The first thought that came to my mind when I woke the computer from its sleep state was just one thought. It looks beautiful
I never understood why some people are attracted to research, especially when dealing with molecules such as proteins and DNA that cannot be visualized by the naked eye. It looks like a bunch of liquid, really, as you are going through the various steps of purification. Not to mention, in order to get to this ‘liquid’ phase, you need to go through growing bacteria and harvesting them and getting them — the bacteria, that is — to over express your protein.
And if it doesn’t work, you need to start from step one.
There is a lot of modification that happens in lab. Tweak the concentration of compound A. Add a little more of compound B. Let it incubate longer. Did you wake up your bacteria from the -4C freezer?
Not to mention, you never really know what the proteins are doing in this ‘liquid’ as you are working with it.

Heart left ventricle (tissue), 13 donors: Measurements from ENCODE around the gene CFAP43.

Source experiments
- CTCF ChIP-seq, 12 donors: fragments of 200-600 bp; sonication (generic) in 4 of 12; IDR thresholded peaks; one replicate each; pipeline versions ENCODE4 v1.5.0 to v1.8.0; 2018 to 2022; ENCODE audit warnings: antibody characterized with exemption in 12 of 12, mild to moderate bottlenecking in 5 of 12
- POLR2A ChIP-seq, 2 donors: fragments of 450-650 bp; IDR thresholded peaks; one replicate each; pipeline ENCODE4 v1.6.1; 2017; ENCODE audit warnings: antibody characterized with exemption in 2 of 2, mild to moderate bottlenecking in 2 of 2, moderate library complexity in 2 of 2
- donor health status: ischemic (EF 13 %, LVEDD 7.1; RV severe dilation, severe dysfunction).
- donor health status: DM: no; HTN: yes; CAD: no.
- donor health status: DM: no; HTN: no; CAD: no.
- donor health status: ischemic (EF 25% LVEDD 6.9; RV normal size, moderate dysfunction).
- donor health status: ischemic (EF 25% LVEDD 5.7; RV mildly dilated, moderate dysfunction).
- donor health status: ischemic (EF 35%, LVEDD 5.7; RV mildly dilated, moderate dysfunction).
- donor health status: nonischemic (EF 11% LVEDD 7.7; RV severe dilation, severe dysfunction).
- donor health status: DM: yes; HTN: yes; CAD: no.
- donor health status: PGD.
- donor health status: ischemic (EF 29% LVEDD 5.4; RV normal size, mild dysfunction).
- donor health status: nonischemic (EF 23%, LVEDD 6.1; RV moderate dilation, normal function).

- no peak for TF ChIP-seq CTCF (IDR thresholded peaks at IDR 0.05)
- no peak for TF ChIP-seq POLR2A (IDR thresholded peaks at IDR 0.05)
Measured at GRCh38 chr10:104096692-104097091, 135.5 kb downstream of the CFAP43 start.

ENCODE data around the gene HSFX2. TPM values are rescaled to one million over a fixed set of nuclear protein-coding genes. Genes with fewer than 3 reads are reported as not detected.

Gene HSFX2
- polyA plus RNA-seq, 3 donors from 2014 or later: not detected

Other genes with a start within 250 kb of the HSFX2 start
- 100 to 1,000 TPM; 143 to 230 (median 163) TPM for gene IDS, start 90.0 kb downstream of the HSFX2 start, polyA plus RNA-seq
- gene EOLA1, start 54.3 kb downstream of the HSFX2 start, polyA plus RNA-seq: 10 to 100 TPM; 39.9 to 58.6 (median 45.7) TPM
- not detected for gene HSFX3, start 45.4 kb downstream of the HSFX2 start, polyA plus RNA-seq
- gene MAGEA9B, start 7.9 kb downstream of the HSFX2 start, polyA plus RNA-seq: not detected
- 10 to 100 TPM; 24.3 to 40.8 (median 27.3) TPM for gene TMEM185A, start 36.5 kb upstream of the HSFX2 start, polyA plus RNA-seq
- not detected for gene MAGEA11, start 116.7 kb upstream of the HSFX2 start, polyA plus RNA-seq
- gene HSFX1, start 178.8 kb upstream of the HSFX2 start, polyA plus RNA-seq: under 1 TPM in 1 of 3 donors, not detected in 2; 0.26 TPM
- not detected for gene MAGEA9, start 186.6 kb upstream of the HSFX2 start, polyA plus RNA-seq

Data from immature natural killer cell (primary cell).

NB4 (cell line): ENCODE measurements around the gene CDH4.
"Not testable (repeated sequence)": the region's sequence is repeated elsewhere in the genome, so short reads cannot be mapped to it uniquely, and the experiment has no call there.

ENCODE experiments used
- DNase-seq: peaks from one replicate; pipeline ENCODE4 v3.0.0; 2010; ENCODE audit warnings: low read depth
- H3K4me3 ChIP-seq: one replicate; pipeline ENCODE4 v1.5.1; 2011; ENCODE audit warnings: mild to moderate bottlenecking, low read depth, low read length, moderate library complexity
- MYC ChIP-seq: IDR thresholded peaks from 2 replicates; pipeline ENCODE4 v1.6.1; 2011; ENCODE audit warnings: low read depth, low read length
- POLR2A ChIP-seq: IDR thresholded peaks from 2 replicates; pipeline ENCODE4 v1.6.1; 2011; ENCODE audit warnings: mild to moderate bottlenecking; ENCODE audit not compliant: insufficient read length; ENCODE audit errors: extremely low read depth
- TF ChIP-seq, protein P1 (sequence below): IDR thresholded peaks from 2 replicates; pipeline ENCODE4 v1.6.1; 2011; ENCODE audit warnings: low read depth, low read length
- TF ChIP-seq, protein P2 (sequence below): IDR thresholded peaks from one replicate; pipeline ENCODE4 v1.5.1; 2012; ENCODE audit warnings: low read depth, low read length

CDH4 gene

But despite all these challenges and the set backs that I have faced in lab, I am still amazed at the way various biochemistry techniques, such as SEC (size exclusion chromatography) can yield such clear, definitive results. If the protein is there, it will elute at the fraction corresponding roughly to its molecular weight. If it isn’t there, or if the protein decided it wants to aggregate and clump together, then the chromatogram will show just that.
There is such a satisfaction with seeing a pure peak, a clear, indicative peak that gives insight into what the protein in this ‘liquid’ might just be doing.
Its trivial, I know. I never understood it, from the outside looking in, reading journal publications on how researchers have this moment of “ah-hah”, how they see beauty in results. Now I get it. I have seen it from the other side. It truly is beautiful when you see the results you hope for, knowing that something you have done is right.